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I've recently been practicing voice leading chord scales, trying to keep the bass note within a range of 2-3 frets, playing through all the diatonic 7th chords in a scale. So ill start off in say, root position I chord, then go to the ii chord by playing the b7 in the bass, the smoothest voice leading possible is what I'm going for. The problem im having is the time it takes me to go through a chord scale, it takes me around five minutes to go through a chord scale (unless I've got the sequence of shapes memorised but that's not the aim of what i'm going for).

My question pertains to how i can visualise the chords leading into one another faster/more efficiently, i currently look at the bass note and figure out how it relates to the next chord, so in the case of being on say, a root position I chord, i would use the bass note to determine where the next chord can fit, in that case my brain's thinking, 'okay this bass note is also the b7 of the 2 chord so i just need to play the 3rd inversion/b7 in the bass'. For the guitarists out there that are able to voice lead on the fly, do you visualise like this also or do you follow the root of the chord, wherever it is and use that? Or is there some other way to visualise?

Maybe i just need to keep practicing but im worried that ill never be able to reach my goal of playing inversions on the fly if i keep using the same method, i haven't seem much improvement in speed over the last month, it's still a big mental process.

  • is a "chord scale" a broken chord/arppeggio? – Michael Curtis Feb 28 at 18:02
  • By chord scale i mean a harmonised scale, so for example to play a chord scale in C Major, you'd play C, Dmin, Emin, F, G, Am, Bdim. If you want to learn about it type something like "triad chord scales" into youtube. – Jarrelle Spencer Feb 28 at 22:59
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Visualization only helps in some cases. You seem to be a visual person (I guess because you are asking about this). As far as I know the only way to play on the fly is to have it in your muscle memory. If it really takes 5min to go through a chord scale then I think you need to write out the chords in SMN or TAB and commit them to memory. I do chord scales just like this as a regular part of my routine and go through the entire circle progression in 5 positions, then followed by the same with key change cycle extensions before each new chord, then inversions etc.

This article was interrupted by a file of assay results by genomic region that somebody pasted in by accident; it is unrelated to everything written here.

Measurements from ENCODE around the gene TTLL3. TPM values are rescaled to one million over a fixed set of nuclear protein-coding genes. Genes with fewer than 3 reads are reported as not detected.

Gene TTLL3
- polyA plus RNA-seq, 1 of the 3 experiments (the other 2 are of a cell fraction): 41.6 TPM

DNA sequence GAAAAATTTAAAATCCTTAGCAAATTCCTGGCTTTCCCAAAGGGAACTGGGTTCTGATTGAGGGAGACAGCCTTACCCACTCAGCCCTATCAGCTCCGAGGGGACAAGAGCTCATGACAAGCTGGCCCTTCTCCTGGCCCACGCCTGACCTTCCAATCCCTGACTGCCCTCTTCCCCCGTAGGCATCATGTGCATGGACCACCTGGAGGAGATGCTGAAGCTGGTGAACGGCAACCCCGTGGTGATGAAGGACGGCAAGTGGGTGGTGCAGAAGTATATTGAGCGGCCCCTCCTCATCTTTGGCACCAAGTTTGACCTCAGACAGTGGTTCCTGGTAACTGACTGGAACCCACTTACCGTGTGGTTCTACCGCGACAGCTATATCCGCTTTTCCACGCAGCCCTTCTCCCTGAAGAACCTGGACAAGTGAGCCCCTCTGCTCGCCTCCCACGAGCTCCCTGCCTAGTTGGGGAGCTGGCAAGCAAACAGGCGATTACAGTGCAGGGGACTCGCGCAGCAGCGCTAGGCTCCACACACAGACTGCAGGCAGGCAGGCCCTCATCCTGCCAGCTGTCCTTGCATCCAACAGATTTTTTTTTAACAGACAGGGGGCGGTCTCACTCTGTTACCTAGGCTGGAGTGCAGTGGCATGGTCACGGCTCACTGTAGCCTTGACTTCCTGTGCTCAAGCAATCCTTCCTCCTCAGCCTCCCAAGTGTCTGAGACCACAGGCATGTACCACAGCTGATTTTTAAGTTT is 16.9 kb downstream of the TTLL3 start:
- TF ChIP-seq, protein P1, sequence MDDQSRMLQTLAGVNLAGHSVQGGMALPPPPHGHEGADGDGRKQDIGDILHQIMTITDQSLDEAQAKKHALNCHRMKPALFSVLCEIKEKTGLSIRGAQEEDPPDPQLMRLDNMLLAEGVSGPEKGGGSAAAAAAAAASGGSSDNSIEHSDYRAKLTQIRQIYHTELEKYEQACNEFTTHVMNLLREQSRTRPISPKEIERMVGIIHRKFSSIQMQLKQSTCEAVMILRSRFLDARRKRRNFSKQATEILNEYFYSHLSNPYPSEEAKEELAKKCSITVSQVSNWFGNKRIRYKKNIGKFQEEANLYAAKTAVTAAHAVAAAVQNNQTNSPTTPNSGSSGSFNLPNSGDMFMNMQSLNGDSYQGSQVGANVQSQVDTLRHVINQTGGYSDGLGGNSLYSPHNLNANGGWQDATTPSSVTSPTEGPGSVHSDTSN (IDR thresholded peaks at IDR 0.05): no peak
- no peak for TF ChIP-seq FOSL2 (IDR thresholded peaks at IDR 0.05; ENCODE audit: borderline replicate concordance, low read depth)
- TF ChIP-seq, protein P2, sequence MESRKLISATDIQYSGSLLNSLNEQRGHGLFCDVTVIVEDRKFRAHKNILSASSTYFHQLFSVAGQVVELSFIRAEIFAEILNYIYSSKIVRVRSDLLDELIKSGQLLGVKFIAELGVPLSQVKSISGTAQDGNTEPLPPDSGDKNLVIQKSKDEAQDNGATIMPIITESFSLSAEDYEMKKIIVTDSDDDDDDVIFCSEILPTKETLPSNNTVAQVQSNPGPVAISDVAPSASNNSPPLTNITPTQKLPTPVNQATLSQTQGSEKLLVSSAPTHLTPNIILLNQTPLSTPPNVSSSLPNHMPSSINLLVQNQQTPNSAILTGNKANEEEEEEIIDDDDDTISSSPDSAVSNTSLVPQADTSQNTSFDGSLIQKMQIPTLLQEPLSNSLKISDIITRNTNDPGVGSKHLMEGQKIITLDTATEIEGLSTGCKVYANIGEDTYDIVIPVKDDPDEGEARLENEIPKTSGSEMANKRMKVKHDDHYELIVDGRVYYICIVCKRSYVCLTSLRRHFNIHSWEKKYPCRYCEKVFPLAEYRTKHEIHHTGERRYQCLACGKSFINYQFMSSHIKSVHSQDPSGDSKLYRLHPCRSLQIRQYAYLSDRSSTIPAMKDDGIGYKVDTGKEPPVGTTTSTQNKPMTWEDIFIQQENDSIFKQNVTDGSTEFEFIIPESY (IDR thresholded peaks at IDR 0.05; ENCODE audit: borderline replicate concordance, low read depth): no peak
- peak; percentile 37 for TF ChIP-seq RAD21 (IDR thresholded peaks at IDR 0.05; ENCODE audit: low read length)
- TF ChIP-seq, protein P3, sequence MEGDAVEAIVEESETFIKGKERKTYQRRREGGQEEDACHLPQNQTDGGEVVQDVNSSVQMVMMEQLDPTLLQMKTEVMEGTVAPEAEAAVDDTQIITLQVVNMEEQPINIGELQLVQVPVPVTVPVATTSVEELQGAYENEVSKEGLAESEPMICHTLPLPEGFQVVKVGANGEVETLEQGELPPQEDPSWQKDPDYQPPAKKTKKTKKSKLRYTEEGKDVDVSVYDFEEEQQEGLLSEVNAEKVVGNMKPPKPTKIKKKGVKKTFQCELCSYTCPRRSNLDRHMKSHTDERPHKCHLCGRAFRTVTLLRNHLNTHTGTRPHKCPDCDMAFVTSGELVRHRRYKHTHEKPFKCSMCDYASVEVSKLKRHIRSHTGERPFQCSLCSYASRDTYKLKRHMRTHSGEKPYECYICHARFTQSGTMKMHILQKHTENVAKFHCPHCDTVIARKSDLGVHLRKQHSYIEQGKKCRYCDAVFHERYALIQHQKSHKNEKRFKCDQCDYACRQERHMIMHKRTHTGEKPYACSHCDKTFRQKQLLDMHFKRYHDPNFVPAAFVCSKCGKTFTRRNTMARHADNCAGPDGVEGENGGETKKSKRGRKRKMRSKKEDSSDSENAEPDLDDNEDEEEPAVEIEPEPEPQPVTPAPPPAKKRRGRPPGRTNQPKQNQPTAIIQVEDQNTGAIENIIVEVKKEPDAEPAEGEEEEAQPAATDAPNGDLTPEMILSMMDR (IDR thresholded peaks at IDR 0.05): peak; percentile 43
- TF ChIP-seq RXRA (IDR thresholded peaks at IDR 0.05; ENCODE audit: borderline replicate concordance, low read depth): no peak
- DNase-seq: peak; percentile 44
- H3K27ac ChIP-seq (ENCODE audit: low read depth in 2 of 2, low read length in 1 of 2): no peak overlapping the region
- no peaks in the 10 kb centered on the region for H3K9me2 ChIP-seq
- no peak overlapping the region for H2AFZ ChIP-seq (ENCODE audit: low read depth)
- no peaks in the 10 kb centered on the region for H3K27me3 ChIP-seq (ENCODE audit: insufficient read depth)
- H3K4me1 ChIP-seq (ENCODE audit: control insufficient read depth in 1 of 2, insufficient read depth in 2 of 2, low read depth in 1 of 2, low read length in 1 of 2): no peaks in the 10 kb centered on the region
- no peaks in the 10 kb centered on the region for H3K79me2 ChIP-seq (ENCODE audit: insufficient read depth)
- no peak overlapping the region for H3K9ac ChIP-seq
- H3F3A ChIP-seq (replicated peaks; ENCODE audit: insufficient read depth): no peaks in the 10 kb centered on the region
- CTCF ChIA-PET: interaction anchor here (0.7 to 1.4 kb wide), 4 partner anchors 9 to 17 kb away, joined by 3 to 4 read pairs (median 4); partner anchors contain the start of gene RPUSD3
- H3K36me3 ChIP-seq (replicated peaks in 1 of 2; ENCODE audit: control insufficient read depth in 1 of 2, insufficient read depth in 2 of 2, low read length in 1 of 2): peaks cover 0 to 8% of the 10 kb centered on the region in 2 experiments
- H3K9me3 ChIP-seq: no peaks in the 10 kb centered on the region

I typically do these at 120 bpm one chord per beat and that's sort of slow. That's 4 sec for 8 chords. Are you playing more than that number of chords? There are not that many voicings that sound good and are worth learning so I'd say don't stress about not reaching your goal. Again, write down what you are doing and commit it to muscle memory. Then play with a metronome giving your self a 4 count per chord, a lot of time to think and find new chords. Over time you will find that the chords are in muscle memory and you can breeze through it.

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  • Thank you for your answer, I think you are right about not stressing about all of them, i may just practice comping jazz standards and let them sink in overtime. I actually wrote out a closed voicing for every inversion of every diatonic 7th chord on each string set, and while i do know them i can't harmonise with them on the fly. So i may just go to a more muscle memory approach like you say, because i dont see how converting all those intervals in my head is ever going to be a lightning fast process. Could you explain how you go over your chord scales in more detail please? Again, thank you! – Jarrelle Spencer Feb 27 at 23:45
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    Harmonizing on the fly is hard but not impossible. Have you worked through Levitt's method? He doesn't emphasize it but there are some 3 voice chord melodies in many of his exercises. That st least gets it in you ear. – ggcg Feb 28 at 0:01
  • I haven't worked with Levitts method at all but i'll look into right now. Really appreciate you taking the time to answer my question, thank you. – Jarrelle Spencer Feb 28 at 0:24
  • I will add some exercises to it later... – ggcg Feb 28 at 0:45

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